A short way up, look out for a small path diving off into the undergrowth on the right, just as the track heads up to the left. It is indicated by a permissive waymarker on a post, though this can be obscured by vegetation in the summer! Follow the path across stepping-stones over the stream, and through a kissing gate into the rough ground beyond.


This permissive path section links between the two Public Footpath lines. The lower section of the southerly line does not appear to exist on the ground and the whole area very boggy. 


Pick up the line of the footpath here by heading upstream from the kissing gate, keeping the scrub that borders the stream on your left. You'll soon come to an established line - follow it, and you'll know for sure when you reach the first granite stile.



These are the lower fields of Bosporthennis.

The exact meaning of the placename is uncertain. Bos/bod certainly means 'dwelling'. The 'porth' element could mean 'entrance/gateway' or 'on the way to'. 'Enys' might mean 'isolated/remote spot' or 'land beside a river', or it could be referring to Ninnes - which is where you get to if you walk to the top of the valley and down the other side!

Bosporthennis Quoit - in a nearby field but not publicly accessible - once considered neolithic, is now thought to be an Early Bronze Age Cairn. As per many local neolithic sites, it is located with visual reference to the Carn Galva tors, which here are just in view behind the nearer Hannibal's Carn




Follow the track passing by Bosporthennis farm buildings. You can visit the Bosporthennis Holy Well from this point by crossing the granite bridge over the stream and taking the small path that heads off to the right up the opposite side of the stream.

Return to the track, continue a short way further up, looking for a 'merriment stone' on the left-hand side of the track.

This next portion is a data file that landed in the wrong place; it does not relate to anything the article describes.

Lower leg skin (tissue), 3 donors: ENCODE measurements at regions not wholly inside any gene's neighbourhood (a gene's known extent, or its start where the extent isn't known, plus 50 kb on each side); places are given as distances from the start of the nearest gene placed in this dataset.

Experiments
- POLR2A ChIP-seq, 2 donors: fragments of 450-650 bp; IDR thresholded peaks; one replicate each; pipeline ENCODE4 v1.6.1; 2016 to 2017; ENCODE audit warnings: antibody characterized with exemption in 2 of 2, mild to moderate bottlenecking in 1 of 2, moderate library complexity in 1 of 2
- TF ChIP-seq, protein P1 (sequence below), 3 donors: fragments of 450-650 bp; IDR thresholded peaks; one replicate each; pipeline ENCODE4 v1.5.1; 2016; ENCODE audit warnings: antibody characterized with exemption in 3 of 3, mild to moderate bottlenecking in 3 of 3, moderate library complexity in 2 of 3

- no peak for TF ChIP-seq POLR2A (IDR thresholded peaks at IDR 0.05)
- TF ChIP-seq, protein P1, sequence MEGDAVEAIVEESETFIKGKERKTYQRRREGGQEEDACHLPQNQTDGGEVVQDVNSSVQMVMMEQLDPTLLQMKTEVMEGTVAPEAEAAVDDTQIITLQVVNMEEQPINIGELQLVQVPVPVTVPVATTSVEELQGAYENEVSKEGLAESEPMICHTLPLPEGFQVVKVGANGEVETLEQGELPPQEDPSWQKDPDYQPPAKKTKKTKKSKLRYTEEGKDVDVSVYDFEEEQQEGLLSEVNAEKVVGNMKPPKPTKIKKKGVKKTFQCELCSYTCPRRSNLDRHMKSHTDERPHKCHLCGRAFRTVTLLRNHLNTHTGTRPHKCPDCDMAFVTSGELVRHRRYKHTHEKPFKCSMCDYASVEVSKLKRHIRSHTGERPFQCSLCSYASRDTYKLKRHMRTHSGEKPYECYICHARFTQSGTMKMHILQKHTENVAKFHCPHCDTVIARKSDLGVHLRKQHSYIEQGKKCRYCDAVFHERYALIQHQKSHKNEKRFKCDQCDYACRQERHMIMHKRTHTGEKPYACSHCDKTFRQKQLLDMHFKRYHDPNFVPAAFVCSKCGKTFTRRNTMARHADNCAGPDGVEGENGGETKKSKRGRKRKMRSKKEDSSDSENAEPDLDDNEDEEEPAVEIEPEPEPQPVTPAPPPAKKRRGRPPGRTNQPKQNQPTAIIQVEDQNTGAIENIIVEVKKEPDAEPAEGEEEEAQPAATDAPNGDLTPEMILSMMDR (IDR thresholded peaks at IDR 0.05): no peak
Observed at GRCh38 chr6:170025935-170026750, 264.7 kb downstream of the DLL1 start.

Bosporthennis Well - the remains of a holy well, once as famous as Madron Well; children were taken there to be cured of skin diseases.

Above the farm, a little further up the track on the left-hand side is an obvious stone with a set of holes drilled into it. Drilling contests are a well recorded feature of feast days in mining areas; such stones may have been then used to stage firework displays by packing the holes with gunpowder; hence "Merriment" stones or holes.



Just beyond the 'merriment stone' look for a rough footpath forking off the track to the right, leading out into the fields.

The public footpath line bears south across the first field towards the opposite corner, leading towards Brook Cottage and the Nine Maidens Common. Here we leave the PRoW, instead walking straight ahead (south-east) along the edge of the first field, on an informal permissive route towards the open access land on the slopes of Little Galva. 



Bosporthennis footpath directions on photo




After crossing through two field gateways, continue ahead towards the third - beyond which the ground becomes obviously rougher and the slope of the hill begins. At this point it is possible to turn left into the adjacent field, ending up right next to the Bosporthennis Beehive Hut (set into a very prominent high hedge), and courtyard house settlement in the next field beyond that.